Lingering wind and storm slabs will still be possible to trigger in steep (>35 degree), wind-loaded terrain. Observations yesterday identified a weak interface in the snowpack at the boundary of the most recent storm and the snow surface it landed on, approximately 15-20″ below the surface. Preserved precipitation particles remain sandwiched between stiffer snow layers above and below and were still reactive in stability tests. We suspect this structure combined with rapid warming and sunshine were reason the skier triggered wind slab avalanches in Goldpan area occurred on Monday and what the cornice triggered slab avalanches are running on as well. Avalanching has not been widespread and in general the snowpack has shown good bonding. However, this particular set-up needs to be considered, especially later in the day. In the Girdwood Valley, a thin rain crust was observed up to 3100′ as the bed surface of wind/storm slabs that released during avalanche mitigation.
We have reached the time in Alaska where sun is a now a factor. ‘It feels like spring’ has been the general sentiment. Pay attention to increased solar input, warm ambient temperatures and changing surface conditions in the terrain you are traveling through. Warming may make slabs easier to trigger with the weight of a skier or snowmachine. Increased rollerball activity is a good indicator of the snowpack heating up rapidly and a sign that the surface is weakening. Avoid steep (>35 degrees), leeward slopes (South and West) late in the afternoon when the sun is at its strongest.
Loose snow avalanches: There is the potential for wet loose avalanches on steep southerly slopes and dry loose avalanches on steep northerly slopes. Remember these will release at your feet but may gain momentum and catch you from behind as you travel downhill. Avoid being knocked off your feet in steep high consequence terrain.
Another look at at the skier triggered avalanches in Goldpan on 2/15.
Yesterday we were able to get a closer look at the cornice fall on the South side of Magnum. It ran all the way to the drainage below and had pulled pockets of slab out with it. It covered the region where the skin track often goes. There were a number of reports from the advisory area of other large cornice falls that triggered the slopes below. Cornices will continue to be tender and travel on or below should be avoided. Remember they can break farther back than expected. Warming temperatures in the afternoon and direct sunshine may increase the hazard for both natural and human triggered cornice fall.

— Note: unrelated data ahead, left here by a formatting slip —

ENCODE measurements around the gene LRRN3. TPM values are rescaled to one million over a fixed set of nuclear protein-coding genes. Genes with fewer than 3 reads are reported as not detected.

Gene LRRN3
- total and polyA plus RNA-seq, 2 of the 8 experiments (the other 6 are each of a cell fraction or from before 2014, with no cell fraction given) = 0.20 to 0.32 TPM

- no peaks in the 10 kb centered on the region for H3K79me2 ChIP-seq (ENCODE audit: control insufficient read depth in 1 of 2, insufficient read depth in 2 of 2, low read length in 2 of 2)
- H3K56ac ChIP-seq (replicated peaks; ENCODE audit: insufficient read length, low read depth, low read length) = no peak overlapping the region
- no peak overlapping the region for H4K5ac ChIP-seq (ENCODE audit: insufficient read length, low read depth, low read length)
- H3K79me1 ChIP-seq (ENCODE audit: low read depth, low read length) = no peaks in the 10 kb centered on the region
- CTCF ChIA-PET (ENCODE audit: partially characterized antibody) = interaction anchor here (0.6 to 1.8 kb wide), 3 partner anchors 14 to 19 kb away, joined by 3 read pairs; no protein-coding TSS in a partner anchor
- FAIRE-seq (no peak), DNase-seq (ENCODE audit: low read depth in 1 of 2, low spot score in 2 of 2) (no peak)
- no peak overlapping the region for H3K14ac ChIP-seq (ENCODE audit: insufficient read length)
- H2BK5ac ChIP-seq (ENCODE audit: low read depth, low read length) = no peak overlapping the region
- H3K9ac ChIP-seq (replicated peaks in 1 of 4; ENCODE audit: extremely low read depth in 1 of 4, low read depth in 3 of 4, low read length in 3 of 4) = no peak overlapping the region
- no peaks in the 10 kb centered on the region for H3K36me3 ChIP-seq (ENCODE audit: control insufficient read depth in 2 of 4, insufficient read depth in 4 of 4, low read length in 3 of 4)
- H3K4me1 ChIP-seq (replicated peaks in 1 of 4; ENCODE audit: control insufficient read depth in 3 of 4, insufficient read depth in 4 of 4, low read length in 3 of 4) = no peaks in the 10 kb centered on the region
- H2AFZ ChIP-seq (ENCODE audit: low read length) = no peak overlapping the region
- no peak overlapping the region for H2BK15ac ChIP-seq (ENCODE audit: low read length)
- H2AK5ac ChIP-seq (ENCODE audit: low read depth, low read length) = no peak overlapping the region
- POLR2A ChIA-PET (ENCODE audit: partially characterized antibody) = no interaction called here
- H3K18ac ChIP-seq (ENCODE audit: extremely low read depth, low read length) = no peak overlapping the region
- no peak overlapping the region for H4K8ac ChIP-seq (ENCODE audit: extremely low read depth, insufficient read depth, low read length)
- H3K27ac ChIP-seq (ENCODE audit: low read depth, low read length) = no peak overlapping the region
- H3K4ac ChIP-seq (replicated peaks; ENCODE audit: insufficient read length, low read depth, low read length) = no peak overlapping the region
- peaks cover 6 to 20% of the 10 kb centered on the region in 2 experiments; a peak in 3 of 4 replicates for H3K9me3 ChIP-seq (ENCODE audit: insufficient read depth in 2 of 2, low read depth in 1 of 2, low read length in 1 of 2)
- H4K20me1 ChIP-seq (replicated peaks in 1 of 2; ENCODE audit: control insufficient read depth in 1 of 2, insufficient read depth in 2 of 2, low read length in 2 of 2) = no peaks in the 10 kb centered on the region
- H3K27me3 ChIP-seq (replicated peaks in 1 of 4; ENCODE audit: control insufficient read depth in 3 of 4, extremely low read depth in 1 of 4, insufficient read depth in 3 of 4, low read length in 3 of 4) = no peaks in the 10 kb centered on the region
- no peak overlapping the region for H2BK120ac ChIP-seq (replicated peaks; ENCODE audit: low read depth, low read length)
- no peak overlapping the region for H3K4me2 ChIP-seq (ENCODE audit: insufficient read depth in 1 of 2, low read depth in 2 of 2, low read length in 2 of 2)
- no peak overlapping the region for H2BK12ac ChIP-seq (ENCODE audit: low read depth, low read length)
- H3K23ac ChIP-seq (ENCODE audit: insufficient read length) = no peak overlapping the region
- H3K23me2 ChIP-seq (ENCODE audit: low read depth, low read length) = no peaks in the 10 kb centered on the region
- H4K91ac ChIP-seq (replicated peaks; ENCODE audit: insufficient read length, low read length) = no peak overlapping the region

The glide avalanche problem continues. We observed two recent releases yesterday and glide cracks grow daily. All that needs to be said is avoid travel underneath glide cracks.
Glide avalanche on Seattle Ridge.
Yesterday was mostly clear with periods of valley fog. Temperatures were in the low 20Fs to mid 30Fs. Winds were light and variable. Skies were mostly clear overnight.
Today will be mostly sunny with a chance of valley fog. This afternoon may become partly cloudy. Temperatures will be in the mid 20Fs to mid 30Fs and winds will be Easterly 15-25 mph.
Tonight will be partly cloudy with another day of sunshine on tap for tomorrow as we sit under a ridge of high pressure for a couple days.
|Temp Avg (F)||Snow (in)||Water (in)||Snow Depth (in)|
|Center Ridge (1880′)||24||0||0||103|
|Summit Lake (1400′)||22||0||0||30|
|Alyeska Mid (1700′)||25||0||0||85|
|Temp Avg (F)||Wind Dir||Wind Avg (mph)||Wind Gust (mph)|
|Seattle Ridge (2400′)||28||n/a||n/a||n/a|
|05/28/22||Turnagain||Avalanche: Turnagain Pass – late May wet slab cycle||CNFAIC Staff|
|05/21/22||Turnagain||Avalanche: Magnum, Lipps and Tincan||CNFAIC Staff|
|05/17/22||Turnagain||Avalanche: Sunburst||CNFAIC Staff|
|05/17/22||Turnagain||Observation: Tincan Ridge||Joe Kurtak|
|05/11/22||Turnagain||Avalanche: Cornbiscuit and Magnum west faces||CNFAIC Staff Forecaster|
|05/07/22||Turnagain||Observation: Granddaddy||Kit Barton|
|04/29/22||Turnagain||Observation: Sunburst wx station||AS/ MM/ AM/ NH|
|04/28/22||Turnagain||Observation: More Turnagain Pass/Summit Lake wet slab activity||Alex Marienthal|
|04/27/22||Turnagain||Observation: Magnum||Sykes / Buttrick Forecaster|
|04/27/22||Turnagain||Observation: Girdwood/Summit/Turnagain Road obs||A S|
Status of riding areas across the Chugach NF is managed by the Glacier and Seward Ranger Districts, not avalanche center staff. Riding area information is posted as a public service to our users and updated based on snow depth and snow density to prevent resource damage at trailhead locations. Riding area questions contact: email@example.com
|Area||Status||Weather & Riding Conditions|
This is a general backcountry avalanche advisory issued for Turnagain Arm with Turnagain Pass as the core advisory area. This advisory does not apply to highways, railroads or operating ski areas.